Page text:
Council credit cards 'used for luxury junkets'

  • Published
Eric Pickles
Image caption,
Eric Pickles said councils would have to give details of their expenditure in future

Council staff have used taxpayer-funded credit cards to pay for top hotels and first-class flights, a newspaper says.

Communities Secretary Eric Pickles told it: "Some councils have been enjoying the high life paid for by you and me."

But local government groups said proper use of credit cards was "entirely appropriate" and could cut red tape.

Local Government Association (LGA) chairman Baroness Margaret Eaton said: "The use of credit cards for legitimate purposes is entirely appropriate and transparent.

"It helps reduce red tape by removing the need to invoice businesses and helps the cash-flow of regular suppliers who receive more prompt payment.

"The £100m spent on council credit cards in the last three years represents less than 0.03% of the £350bn local authority budget over that time.

"Councils are the most transparent part of the public sector, publishing details of spending in excess of £500. We would like to see that matched in all central government departments which, with one exception, currently only publish spending in excess of £25,000."

Gucci bags

The Daily Telegraph said it had unearthed the information after making a number of requests under the Freedom of Information Act.

It comes as councils are trying to cut their spending by 28% over the next four years.

In addition to travel and hospitality, the paper said, some councils had bought luxury gifts, including Tiffany jewellery, Gucci bags and silk ties.

And it said Conservative-run Horsham Council in West Sussex had spent £1,150 on two llamas to graze on communal land.

The Telegraph said Cornwall Council's total credit card bill of £8.97m was the largest of any of the councils for which it had obtained details, and included £1,145,160 spent on hotels since 2008.

Cornwall Council officers had made trips to Goa in India, Bangkok in Thailand and Kyoto in Japan.

In a statement, Conservative-led Cornwall Council said it was one of the largest local authorities in the country and its overall budget for the same three year period was more than £3.5bn.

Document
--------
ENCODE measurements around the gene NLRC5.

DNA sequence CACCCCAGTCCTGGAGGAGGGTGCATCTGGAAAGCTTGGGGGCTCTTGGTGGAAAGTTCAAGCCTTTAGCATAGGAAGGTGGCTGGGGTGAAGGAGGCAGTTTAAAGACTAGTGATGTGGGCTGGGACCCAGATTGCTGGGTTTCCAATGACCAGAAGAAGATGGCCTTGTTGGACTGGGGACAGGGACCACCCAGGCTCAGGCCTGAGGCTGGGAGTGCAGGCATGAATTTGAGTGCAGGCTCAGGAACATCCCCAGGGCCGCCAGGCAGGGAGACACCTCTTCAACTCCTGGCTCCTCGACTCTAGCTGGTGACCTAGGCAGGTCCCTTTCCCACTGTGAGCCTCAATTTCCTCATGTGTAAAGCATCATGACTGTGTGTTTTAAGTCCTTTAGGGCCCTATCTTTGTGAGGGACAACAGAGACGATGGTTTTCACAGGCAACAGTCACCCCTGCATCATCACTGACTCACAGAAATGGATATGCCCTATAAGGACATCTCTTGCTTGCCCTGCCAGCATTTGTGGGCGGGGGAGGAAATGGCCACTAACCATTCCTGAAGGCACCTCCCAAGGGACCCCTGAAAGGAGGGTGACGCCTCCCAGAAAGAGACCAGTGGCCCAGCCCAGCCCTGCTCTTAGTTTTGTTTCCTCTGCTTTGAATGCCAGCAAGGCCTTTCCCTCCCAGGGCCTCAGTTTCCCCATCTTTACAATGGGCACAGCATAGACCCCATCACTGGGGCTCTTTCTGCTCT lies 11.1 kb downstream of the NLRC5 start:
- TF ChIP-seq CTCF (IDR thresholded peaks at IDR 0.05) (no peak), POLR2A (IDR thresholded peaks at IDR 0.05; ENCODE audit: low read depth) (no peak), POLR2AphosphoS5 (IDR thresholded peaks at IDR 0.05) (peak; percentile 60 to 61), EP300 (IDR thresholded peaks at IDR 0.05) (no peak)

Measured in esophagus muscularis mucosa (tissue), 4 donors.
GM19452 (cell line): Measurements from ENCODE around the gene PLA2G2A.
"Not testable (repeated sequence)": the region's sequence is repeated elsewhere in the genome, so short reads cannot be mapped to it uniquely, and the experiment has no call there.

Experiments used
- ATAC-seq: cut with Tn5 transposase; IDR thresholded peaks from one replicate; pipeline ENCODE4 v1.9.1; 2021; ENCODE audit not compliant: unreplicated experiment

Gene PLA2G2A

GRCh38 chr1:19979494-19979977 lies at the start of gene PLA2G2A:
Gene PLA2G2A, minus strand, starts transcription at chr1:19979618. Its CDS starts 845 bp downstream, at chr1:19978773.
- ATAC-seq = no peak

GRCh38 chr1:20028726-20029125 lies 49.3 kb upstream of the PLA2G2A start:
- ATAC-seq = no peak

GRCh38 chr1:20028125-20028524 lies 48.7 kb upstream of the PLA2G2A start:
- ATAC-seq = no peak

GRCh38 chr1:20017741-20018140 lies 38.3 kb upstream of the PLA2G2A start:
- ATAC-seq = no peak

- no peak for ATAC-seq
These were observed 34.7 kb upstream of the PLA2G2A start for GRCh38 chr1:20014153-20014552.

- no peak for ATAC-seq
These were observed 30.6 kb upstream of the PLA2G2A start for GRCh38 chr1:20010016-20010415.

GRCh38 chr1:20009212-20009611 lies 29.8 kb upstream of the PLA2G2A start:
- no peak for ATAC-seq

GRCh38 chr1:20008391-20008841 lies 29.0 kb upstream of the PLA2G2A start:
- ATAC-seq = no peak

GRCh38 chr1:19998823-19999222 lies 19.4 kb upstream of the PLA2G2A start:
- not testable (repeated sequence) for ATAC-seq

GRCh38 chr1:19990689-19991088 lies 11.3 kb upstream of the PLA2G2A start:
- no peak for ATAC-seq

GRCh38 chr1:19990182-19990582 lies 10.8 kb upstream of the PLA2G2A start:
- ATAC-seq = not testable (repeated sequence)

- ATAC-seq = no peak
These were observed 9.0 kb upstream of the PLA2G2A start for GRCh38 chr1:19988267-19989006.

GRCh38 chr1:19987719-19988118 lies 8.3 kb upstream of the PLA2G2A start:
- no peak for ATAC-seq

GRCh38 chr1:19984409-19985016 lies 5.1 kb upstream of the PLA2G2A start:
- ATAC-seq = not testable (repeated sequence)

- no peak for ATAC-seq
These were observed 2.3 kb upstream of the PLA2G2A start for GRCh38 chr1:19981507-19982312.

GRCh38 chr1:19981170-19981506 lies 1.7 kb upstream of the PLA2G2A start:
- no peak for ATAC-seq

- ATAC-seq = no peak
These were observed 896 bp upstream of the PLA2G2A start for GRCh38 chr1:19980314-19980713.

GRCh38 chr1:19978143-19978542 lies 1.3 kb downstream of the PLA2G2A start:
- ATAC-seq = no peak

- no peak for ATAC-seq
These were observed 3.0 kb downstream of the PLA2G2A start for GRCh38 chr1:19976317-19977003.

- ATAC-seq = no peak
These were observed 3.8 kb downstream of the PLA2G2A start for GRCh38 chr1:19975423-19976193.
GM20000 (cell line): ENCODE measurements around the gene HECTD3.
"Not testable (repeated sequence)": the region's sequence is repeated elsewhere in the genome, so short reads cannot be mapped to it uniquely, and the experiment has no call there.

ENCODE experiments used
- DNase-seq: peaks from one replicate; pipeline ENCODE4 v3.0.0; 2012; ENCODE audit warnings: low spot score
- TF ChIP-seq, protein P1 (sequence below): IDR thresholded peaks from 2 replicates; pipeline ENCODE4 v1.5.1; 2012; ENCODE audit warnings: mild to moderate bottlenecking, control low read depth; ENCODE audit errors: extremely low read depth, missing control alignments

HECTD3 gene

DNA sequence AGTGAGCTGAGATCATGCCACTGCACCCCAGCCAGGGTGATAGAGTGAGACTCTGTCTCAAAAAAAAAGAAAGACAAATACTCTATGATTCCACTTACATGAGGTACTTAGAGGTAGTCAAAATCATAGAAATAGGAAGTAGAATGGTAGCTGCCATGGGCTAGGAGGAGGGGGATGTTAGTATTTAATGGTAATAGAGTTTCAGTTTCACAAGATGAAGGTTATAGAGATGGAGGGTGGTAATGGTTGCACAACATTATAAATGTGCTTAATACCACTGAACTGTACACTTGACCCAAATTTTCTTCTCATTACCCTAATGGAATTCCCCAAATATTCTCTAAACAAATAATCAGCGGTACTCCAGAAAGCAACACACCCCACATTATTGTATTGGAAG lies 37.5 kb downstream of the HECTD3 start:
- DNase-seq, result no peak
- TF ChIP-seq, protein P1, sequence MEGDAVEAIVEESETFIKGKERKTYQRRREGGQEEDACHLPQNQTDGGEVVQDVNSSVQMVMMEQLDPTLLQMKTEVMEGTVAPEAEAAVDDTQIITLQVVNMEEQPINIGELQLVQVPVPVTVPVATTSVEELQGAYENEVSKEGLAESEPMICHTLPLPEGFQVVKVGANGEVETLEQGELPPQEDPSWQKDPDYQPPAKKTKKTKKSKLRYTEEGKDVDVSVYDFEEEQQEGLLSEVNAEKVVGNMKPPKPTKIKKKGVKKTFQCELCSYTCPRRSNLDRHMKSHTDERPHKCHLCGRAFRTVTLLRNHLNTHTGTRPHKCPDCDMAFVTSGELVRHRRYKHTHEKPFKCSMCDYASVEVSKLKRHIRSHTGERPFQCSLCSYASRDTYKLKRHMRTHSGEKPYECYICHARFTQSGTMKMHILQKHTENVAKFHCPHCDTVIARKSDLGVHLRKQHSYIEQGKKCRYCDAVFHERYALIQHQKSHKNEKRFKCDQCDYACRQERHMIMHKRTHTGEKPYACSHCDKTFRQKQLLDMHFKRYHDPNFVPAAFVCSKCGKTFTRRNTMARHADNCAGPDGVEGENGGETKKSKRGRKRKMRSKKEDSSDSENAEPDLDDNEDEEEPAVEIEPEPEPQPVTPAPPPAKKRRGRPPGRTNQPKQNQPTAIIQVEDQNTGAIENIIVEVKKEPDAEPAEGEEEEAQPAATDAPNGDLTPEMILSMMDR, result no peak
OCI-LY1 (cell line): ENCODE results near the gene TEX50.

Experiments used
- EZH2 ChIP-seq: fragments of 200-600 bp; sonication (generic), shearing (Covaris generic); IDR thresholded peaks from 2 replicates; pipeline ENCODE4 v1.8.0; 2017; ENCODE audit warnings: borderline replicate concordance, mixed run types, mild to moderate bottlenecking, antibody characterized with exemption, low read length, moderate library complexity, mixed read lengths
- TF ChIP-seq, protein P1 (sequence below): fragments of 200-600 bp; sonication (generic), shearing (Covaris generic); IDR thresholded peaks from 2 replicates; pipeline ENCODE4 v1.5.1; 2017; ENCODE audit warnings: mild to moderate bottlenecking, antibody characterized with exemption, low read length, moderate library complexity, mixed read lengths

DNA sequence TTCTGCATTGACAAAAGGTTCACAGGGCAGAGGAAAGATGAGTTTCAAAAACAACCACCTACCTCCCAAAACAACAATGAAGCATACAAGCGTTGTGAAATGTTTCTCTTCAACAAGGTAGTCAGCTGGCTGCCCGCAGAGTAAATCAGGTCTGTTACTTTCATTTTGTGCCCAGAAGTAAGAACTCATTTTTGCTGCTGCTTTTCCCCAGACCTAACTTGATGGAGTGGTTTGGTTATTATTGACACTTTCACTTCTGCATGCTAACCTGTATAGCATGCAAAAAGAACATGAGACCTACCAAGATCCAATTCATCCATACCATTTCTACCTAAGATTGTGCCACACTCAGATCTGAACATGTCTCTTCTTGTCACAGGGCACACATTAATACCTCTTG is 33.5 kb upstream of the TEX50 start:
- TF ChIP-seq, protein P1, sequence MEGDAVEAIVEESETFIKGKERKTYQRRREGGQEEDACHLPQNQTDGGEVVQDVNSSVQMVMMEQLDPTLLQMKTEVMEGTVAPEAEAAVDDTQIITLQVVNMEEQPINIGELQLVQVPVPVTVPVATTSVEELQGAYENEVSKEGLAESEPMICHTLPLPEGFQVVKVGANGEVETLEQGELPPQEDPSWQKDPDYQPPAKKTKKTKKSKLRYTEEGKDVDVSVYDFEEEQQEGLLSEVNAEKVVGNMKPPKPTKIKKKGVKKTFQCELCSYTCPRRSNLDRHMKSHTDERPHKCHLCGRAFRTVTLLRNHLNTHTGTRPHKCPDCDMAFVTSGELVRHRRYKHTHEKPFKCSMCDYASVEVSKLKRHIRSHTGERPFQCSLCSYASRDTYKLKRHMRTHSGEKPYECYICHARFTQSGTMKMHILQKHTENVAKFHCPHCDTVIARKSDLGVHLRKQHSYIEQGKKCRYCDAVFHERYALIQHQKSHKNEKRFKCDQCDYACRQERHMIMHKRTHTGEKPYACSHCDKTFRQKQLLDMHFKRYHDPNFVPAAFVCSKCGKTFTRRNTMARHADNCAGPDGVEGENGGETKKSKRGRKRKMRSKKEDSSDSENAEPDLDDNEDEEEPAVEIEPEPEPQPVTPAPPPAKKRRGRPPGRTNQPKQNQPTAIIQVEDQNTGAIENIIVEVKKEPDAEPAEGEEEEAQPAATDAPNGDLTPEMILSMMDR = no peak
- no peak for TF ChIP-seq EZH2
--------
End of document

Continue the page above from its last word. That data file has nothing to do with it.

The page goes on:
The council said the figures quoted in the Daily Telegraph were still being checked but at least £1.3m of the costs for overseas travel and hotels were "wrong", admitting it had not checked the data before it was released.

"One example of this is a figure of £114,142 for hotel costs in India for an educational exchange involving teachers from Cornish schools. This amount was actually in Indian rupees and would have been £1,645 in UK currency," the statement said.

Council leader Alec Robertson added: "Cornwall Council is committed to achieving the best possible value for money for council taxpayers in Cornwall.

"However, while we are committed to being open and transparent, this incident shows the importance of analysing raw data carefully and responsibly.

"We are disappointed that, having told the journalist that the information was inaccurate, they did not give us the time to provide them with the accurate information".

Cornwall's Liberal Democrat opposition leader Jeremy Rowe told the BBC: "At a time when Cornwall's lowest paid workers are having their pay frozen it is outrageous that the - often handsomely rewarded - people on the top floor at County Hall are lavishing vast sums on travel, hotels, home cinema systems and even £1,000 on 'pure silk ties'.

"It really is time the Tories, instead of merely posturing about keeping council spending under control, decided to get a grip on this astounding level of expenses on the taxpayers' credit card."

Communities Secretary Eric Pickles said: "Now that we are forcing councils to release details of their expenditure, the culture of wild overspends and excess which became the norm under Labour, will hopefully become a thing of the past."

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